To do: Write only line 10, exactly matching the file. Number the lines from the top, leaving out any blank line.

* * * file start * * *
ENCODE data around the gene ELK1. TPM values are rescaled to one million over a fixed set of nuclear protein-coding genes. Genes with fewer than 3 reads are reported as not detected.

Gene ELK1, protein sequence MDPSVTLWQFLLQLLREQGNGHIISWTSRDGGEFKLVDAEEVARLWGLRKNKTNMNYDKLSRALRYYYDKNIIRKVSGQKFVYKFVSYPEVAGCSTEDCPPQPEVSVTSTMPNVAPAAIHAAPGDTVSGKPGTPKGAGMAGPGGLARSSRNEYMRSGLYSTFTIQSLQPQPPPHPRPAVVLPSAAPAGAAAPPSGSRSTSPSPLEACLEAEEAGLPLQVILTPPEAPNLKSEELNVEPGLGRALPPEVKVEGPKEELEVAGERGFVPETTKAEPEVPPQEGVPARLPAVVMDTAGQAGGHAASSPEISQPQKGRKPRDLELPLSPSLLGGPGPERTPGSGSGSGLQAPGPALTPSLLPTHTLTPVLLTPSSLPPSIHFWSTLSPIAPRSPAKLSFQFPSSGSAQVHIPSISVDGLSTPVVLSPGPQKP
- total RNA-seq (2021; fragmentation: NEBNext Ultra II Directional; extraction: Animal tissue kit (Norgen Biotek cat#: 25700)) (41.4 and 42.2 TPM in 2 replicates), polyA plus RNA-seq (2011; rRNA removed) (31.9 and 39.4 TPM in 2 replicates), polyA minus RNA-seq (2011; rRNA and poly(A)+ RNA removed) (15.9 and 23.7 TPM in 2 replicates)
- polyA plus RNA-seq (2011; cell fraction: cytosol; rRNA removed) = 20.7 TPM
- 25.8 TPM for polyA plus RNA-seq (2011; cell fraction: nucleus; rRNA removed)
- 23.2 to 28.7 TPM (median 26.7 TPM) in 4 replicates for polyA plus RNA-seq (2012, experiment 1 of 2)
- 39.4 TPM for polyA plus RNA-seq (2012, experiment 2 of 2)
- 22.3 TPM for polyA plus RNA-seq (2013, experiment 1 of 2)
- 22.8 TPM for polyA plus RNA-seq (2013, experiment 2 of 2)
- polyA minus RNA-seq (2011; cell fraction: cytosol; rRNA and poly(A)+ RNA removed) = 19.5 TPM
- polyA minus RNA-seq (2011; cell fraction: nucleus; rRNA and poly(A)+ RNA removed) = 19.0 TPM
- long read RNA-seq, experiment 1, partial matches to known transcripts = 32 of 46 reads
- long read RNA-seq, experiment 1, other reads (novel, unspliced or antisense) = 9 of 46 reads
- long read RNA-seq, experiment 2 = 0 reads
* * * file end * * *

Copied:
- polyA minus RNA-seq (2011; cell fraction: cytosol; rRNA and poly(A)+ RNA removed) = 19.5 TPM